What can people do to reduce the amount of plastic in the ocean?
That’s a hard question. In part, because I increasingly came to appreciate that plastic is the most visible pollution in the sea, but it’s not the most egregious. CO2 is doing a lot more on a larger scale, but it’s not as sexy: you can’t see it. Oceans are acidifying and warming. There’s a sense of journalistic responsibility of not wanting to oversell the story or make it a scare story, which is one of the dangers of environmental reporting, as you can lose credibility. So that’s part of the doubt. But it is genuinely a problem, as is invisible pollution. In an ideal solution, you imagine a situation where you have cradle-to-cradle manufacturing and the true costs of raw materials are reflected in the products they’re turned in to. I cannot to this day, figure out how to reconcile the environmental imperatives that require a reduction in the rate at which we’re consuming and the imperatives of an economy that relies on growth. It’s not simply an easy choice. As we see in this Recession: you want to see some growth right now. I can imagine both an economy and an ecological relationship that would be a lot better.
But simplifying it down to plastics? There are a few things that should be done, easily. There should be strong deposit laws. It’s crazy that in New York City, although there is a deposit law, it’s very difficult to return bottles to the store. There should be an incentive built in to it, for manufacturers to create objects that are more easily recyclable. I think the idea of disposability could be eliminated without a huge degree of impact. The problem with the oceans, though, comes to infrastructure – and it’s not just American infrastructure, it’s around the world. A great majority of plastic and other pollutants are washing out of watersheds. So, even though New York has, by historical standards, a pretty state-of-the-art sewage system, you still have massive storm drain and sewage overflows. The one thing that’s been circulating recently in political circles is s this investment bank that John Kerry’s advancing, which is for bridges, dams, and sewage systems. That alone would do more if you had SEED money for municipalities to reengineer their sewage systems. That’s not as heroic looking as getting out on a sailboat and trying to skim the stuff out, but is probably more effective.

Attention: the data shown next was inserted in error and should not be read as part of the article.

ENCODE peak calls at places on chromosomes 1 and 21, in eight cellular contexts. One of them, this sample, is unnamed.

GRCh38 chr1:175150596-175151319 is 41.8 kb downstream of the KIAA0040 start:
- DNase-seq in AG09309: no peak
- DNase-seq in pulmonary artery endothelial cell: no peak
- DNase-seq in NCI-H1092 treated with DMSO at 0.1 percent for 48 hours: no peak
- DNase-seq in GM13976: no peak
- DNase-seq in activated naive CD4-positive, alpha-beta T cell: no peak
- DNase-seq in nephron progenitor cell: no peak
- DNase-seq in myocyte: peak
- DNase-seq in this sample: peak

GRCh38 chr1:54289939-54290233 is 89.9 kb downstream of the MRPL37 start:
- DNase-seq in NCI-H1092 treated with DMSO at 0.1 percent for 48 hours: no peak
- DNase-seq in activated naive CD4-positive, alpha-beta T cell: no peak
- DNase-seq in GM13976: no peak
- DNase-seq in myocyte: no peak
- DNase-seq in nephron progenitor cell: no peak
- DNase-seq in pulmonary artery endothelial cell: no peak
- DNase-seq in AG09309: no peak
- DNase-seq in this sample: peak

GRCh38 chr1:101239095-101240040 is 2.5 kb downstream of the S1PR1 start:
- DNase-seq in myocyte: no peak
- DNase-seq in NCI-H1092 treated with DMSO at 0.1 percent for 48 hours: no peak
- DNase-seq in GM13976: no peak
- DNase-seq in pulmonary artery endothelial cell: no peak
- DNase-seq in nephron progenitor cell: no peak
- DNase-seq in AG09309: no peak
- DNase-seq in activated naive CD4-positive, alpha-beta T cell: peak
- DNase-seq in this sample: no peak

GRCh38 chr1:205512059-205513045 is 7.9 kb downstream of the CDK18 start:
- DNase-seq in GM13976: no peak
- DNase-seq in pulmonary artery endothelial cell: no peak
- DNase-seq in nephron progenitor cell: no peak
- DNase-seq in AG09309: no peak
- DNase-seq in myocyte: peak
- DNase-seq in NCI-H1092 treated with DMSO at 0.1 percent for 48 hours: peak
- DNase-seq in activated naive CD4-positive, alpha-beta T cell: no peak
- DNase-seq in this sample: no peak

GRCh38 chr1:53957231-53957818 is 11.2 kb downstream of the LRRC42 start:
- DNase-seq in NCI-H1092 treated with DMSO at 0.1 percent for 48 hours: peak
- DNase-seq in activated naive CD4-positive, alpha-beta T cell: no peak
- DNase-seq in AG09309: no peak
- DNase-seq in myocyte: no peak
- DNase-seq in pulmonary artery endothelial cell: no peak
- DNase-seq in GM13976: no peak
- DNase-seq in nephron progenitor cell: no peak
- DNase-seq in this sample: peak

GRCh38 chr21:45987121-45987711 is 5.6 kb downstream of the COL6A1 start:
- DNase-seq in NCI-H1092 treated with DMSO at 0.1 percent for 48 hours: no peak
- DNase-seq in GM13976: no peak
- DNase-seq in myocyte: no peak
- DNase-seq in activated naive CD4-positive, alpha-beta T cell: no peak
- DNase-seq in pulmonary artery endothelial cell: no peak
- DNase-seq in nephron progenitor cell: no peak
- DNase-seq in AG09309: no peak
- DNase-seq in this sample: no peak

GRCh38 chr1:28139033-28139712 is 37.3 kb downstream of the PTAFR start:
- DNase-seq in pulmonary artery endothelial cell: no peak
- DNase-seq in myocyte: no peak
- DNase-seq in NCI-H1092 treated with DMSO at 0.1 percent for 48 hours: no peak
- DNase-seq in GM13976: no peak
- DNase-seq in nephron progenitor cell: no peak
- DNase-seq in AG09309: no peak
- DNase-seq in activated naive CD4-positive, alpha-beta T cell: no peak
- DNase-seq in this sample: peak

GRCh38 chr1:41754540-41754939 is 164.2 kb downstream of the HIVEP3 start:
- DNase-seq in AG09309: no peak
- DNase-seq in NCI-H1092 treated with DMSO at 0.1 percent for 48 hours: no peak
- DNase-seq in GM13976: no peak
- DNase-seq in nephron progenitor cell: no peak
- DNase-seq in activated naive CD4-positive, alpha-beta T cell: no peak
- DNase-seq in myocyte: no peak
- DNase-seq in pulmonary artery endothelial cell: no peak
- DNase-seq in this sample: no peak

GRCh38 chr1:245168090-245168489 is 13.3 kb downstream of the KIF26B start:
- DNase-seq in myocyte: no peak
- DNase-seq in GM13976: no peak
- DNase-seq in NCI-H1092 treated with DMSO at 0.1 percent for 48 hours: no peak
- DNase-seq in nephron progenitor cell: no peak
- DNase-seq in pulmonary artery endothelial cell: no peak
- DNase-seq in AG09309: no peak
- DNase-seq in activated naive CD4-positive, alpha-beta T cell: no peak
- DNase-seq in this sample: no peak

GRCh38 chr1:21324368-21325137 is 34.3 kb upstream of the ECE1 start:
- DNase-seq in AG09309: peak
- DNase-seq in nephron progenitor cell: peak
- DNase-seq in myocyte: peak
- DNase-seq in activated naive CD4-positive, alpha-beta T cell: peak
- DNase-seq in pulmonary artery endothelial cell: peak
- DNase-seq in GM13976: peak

Again, you can read our interview with Moby-Duck author Donovan Hohn here.